by Conor White
Italy was initially one of the countries that was most heavily impacted by the spread of COVID-19. At the beginning of the global pandemic, the epicenter of the virus had spread from Wuhan, Hubei Province in China to the region of Lombardy in Northern Italy. In response to the huge spike in cases and deaths from the virus, the Italian government imposed a nationwide police-enforced lockdown which confined people to their homes for several weeks, except for emergency needs. After a number of weeks, restrictions began to ease, but social-distancing measures and face-covering requirements remained in place and continue to remain in place today as cases of the virus are still circulating in the Mediterranean country.
As a means of adhering to health and safety measures, the people of the city of Florence in Italy’s Tuscany region resorted back to actions that were once used during the time of the Black Death in the 14th Century. During the Late Medieval Period, rich Italians who owned vineyards would sell their wines directly through a tiny window in the wall of their dwelling as a way for commerce to continue in a socially-distanced manner, while reducing the risk of catching the Plague.
Hundreds of wine windows can today be found dotted around the city of Firenze (Florence) and the surrounding region of Tuscany. These maps by the cultural association Buchette Del Vino show the location of these windows, the largest concentration being located in the historical center of Florence, then expanding outwards to the surrounding areas and the province of Tuscany as a whole. These wine windows are being used again today by some enterprising owners amid the ongoing COVID-19 pandemic as Italians continue to practice social distancing. But it’s not just wine anymore: Aperol Spritz cocktails, coffee, and gelato among other things that are exchanged through these little hatches along Florentine streets.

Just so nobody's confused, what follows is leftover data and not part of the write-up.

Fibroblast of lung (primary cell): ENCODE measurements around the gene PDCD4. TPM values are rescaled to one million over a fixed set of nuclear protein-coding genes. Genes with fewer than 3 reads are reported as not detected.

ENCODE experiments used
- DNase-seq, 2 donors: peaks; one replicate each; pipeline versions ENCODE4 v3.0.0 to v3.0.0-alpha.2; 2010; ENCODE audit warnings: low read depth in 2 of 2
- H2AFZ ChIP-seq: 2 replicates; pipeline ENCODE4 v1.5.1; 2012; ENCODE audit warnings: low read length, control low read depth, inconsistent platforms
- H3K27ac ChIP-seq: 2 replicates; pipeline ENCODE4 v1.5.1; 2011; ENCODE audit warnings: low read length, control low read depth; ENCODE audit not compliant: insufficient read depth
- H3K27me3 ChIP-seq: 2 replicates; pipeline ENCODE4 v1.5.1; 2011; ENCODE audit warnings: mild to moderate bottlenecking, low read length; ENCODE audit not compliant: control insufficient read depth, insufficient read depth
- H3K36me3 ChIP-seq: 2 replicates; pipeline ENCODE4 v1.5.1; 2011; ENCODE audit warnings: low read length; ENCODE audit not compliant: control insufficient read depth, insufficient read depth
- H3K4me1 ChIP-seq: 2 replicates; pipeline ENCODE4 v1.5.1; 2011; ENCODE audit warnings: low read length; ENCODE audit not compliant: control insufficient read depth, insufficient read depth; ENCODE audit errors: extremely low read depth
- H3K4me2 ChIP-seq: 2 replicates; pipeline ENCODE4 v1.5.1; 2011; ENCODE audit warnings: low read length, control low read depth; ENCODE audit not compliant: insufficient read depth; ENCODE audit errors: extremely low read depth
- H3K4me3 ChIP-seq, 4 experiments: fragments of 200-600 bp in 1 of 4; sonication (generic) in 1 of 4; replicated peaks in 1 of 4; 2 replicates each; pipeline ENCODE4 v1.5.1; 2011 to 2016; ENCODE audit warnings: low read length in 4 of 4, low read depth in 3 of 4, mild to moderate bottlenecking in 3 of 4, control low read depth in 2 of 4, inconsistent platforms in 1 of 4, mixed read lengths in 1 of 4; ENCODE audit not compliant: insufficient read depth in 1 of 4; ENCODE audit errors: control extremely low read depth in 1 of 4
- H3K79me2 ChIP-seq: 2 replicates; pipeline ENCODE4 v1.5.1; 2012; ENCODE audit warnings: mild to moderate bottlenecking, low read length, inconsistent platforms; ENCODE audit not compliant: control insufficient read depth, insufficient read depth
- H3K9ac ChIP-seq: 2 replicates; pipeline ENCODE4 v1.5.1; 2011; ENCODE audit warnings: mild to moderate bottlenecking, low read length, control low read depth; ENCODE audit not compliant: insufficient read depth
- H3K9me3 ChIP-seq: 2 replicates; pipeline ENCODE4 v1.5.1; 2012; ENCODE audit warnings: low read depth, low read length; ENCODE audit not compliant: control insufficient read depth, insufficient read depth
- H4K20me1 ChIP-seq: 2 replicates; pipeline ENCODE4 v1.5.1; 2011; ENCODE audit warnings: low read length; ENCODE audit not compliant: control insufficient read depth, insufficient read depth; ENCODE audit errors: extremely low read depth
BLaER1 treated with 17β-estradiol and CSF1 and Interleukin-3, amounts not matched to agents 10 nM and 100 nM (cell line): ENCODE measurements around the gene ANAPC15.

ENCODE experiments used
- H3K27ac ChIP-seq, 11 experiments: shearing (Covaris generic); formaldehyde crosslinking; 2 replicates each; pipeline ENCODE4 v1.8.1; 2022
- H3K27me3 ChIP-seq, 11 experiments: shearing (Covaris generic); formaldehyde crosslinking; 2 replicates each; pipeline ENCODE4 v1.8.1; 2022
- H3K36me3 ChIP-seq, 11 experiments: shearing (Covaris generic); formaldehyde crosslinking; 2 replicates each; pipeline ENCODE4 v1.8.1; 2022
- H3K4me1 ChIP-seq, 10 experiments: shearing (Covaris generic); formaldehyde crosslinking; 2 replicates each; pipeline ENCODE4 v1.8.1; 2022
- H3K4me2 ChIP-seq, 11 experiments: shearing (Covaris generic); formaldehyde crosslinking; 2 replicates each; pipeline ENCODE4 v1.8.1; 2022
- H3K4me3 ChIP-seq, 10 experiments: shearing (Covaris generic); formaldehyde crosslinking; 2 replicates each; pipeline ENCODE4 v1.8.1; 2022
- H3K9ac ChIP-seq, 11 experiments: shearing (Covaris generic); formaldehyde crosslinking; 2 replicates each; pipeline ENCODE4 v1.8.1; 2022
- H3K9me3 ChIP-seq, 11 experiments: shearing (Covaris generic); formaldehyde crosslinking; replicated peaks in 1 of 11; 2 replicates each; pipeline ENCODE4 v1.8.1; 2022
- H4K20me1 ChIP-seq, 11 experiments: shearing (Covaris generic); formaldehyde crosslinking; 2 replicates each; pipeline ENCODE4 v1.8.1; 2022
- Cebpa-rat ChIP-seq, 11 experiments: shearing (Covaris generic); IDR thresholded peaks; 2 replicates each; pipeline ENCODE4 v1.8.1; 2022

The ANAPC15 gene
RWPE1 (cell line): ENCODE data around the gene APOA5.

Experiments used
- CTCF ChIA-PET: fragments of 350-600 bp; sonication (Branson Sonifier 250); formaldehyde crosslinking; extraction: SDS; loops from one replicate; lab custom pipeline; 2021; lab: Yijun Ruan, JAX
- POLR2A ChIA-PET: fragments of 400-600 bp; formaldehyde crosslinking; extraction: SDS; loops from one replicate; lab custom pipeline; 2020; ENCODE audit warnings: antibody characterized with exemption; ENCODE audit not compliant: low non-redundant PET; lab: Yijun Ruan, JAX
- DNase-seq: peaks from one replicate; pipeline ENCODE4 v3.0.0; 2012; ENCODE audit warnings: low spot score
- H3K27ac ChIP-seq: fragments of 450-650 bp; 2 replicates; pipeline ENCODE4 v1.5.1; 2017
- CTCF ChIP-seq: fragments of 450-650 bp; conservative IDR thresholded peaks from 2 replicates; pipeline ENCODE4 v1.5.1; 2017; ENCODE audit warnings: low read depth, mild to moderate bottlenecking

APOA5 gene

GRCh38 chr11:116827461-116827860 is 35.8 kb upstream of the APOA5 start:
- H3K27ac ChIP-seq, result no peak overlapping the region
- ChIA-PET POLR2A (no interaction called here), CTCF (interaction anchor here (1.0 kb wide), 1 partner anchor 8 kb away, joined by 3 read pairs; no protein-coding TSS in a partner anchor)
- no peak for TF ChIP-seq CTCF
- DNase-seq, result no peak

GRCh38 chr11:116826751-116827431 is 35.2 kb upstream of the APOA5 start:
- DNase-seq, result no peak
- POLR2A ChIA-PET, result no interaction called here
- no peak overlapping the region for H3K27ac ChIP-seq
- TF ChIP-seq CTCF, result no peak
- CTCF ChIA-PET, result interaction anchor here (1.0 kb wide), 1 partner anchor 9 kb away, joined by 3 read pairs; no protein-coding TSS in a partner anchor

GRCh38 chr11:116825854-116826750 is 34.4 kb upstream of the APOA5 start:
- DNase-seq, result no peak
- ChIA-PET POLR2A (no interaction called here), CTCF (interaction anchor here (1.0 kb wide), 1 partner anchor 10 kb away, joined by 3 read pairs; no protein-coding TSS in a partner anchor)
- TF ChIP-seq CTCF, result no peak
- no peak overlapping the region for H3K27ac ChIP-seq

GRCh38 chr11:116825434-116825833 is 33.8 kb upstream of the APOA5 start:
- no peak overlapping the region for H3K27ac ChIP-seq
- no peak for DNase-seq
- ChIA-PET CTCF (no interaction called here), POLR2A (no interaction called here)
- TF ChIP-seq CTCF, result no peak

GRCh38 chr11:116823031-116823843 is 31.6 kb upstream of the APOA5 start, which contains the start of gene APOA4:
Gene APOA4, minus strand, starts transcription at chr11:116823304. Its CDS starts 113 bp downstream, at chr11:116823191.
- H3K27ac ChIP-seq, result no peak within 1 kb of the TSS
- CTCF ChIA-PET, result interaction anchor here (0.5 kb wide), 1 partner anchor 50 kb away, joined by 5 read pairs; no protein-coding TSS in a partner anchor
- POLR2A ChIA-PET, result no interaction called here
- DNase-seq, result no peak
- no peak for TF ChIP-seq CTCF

There are 149 wine windows in Florence that are located inside the old city walls, with another 24 located on the outskirts. There have been 93 windows identified outside Florence in 28 localities in Tuscany. The Wine Windows Association (Buchette del Vino, Associazione Culturale) aims to protect and provide testimony regarding the existence and state of preservation of the Florentine Wine Windows and are currently working on a census of the historic artifacts.
Whether it’s the COVID-19 pandemic of 2020 or the Plague pandemic of the Late Middle Ages, Tuscans guarantee that commerce continues in their cities, while ensuring to socially distance themselves from others in order to stay healthy and prevent the spread of deadly illnesses.